With football season upon us, so is the season of tailgating, and Texans especially need to be mindful of a few safety precautions when grilling and spending time outdoors—reported cases of food poisoning peak during warm weather, and maintaining food safety can be tricky when operating out of the trunk of a car when outside temperatures are high. Here is some advice from the Centers for Disease Control and Prevention (CDC), celebrating National Food Safety Month in September:
- Keep raw meat, poultry and seafood separated from other food items, through containers or plastic bags.
- Keep meat, poultry and seafood refrigerated until ready to grill (i.e. below 40 degrees Fahrenheit in an insulated cooler).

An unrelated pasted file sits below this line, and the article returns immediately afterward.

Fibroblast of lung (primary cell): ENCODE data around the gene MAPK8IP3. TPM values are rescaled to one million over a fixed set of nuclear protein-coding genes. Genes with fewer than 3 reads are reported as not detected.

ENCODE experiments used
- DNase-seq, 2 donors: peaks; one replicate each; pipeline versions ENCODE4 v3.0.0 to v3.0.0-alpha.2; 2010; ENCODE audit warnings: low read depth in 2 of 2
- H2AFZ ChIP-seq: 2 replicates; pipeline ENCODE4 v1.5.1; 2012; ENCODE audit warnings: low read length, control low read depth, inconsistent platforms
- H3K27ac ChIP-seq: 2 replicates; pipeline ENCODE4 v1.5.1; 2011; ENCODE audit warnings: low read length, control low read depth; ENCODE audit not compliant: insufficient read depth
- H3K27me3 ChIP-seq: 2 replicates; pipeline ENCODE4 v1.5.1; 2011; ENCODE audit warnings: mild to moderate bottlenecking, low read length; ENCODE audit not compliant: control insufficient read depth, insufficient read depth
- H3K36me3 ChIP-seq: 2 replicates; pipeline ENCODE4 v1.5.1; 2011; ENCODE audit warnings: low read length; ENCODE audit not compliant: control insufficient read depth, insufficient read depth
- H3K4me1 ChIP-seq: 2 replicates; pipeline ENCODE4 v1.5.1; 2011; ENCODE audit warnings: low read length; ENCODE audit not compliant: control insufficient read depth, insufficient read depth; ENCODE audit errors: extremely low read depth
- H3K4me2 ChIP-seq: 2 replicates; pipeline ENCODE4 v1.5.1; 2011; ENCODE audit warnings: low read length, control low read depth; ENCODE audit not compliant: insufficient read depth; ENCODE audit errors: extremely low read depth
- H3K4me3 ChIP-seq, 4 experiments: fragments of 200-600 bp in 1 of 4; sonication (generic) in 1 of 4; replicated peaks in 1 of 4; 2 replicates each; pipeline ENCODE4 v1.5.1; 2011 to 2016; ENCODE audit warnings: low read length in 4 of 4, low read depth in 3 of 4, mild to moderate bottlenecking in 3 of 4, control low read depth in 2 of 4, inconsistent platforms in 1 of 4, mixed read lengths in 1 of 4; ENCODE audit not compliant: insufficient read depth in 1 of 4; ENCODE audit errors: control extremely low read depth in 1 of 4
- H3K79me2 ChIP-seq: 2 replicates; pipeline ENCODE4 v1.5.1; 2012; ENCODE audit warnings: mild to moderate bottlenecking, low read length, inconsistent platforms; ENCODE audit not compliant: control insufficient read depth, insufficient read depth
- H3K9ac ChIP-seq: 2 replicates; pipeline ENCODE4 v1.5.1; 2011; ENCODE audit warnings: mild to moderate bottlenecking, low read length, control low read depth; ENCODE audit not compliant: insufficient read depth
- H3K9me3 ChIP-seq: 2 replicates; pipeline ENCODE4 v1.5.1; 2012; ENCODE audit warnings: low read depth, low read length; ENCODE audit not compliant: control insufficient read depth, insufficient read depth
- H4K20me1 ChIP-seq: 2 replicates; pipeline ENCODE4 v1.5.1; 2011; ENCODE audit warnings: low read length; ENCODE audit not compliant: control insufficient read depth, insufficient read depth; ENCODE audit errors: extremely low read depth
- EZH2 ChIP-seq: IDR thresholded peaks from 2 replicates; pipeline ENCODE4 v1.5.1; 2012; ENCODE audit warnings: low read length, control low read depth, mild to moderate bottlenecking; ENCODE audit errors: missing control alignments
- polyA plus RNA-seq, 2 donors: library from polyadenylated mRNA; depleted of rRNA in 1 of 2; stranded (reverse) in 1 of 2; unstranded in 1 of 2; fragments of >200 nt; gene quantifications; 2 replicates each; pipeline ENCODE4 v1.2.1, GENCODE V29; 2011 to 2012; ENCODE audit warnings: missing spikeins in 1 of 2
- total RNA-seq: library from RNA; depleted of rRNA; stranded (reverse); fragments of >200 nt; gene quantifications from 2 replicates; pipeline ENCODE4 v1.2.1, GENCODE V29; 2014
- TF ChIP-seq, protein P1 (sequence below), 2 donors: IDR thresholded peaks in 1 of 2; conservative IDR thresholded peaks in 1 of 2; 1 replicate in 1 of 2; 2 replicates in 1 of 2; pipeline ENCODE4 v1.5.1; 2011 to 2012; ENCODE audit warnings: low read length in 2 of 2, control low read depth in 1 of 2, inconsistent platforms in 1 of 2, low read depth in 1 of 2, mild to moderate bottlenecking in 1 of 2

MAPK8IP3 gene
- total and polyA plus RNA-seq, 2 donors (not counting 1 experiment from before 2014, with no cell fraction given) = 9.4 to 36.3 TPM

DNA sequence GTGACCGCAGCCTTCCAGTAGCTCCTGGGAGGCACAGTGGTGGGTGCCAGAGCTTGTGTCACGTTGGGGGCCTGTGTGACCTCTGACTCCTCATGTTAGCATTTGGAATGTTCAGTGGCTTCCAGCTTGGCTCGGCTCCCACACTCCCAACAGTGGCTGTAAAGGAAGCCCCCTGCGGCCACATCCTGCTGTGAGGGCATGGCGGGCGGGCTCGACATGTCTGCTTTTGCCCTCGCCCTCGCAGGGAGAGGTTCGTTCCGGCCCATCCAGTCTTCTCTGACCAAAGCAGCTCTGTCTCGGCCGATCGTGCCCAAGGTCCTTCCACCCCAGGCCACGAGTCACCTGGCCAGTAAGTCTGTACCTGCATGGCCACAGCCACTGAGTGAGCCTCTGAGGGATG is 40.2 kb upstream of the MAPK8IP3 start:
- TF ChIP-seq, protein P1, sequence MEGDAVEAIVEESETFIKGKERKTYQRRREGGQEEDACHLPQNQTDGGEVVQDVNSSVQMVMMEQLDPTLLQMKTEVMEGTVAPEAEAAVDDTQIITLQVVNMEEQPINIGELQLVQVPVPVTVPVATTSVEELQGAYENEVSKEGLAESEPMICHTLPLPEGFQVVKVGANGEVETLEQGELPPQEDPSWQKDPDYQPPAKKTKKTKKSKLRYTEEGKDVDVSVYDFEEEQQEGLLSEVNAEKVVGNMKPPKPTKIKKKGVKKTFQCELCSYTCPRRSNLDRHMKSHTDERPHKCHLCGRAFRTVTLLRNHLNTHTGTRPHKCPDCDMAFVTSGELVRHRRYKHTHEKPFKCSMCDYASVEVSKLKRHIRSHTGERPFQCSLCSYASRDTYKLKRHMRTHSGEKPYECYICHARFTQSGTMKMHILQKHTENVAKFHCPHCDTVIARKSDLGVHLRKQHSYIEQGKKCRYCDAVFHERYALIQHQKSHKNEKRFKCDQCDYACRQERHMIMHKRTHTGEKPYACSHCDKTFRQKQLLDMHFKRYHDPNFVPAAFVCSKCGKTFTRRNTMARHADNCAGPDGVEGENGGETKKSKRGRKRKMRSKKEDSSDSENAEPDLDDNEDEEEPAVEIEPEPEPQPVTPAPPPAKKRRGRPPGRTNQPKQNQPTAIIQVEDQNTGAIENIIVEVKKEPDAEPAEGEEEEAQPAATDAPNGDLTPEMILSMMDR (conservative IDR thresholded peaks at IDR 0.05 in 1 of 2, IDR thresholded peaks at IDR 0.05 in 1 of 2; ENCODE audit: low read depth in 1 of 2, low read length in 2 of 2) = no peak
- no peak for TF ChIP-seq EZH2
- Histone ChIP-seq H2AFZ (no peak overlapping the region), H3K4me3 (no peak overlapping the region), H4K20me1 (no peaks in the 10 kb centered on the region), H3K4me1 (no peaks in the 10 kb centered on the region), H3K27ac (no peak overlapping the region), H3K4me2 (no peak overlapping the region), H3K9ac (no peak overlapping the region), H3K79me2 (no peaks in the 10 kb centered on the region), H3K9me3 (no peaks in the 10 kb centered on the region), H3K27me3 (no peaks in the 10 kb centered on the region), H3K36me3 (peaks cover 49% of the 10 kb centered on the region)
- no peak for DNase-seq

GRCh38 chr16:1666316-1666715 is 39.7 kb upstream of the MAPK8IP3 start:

- Use a food thermometer to ensure meat is cooked hot enough to kill harmful germs, which can vary from 145 degrees Fahrenheit to 165 degrees Fahrenheit depending on what you’re cooking.
- Refrigerate leftovers into small portions and place in covered, shallow containers. Put in freezer or fridge within two hours of cooking, one hour if above 90 degrees Fahrenheit outside (i.e. if you’re heading straight from tailgating into a football game, you’ll probably need to replenish the ice in your cooler!).
In addition, the Richardson Health Department reminds everyone that protection from mosquitoes should also be kept in mind when tailgating at evening football games, including wearing insect repellent containing DEET.
For more information about game day food safety and safe grilling practices, click here. For more information about mosquito control, visit www.cor.net/mosquito.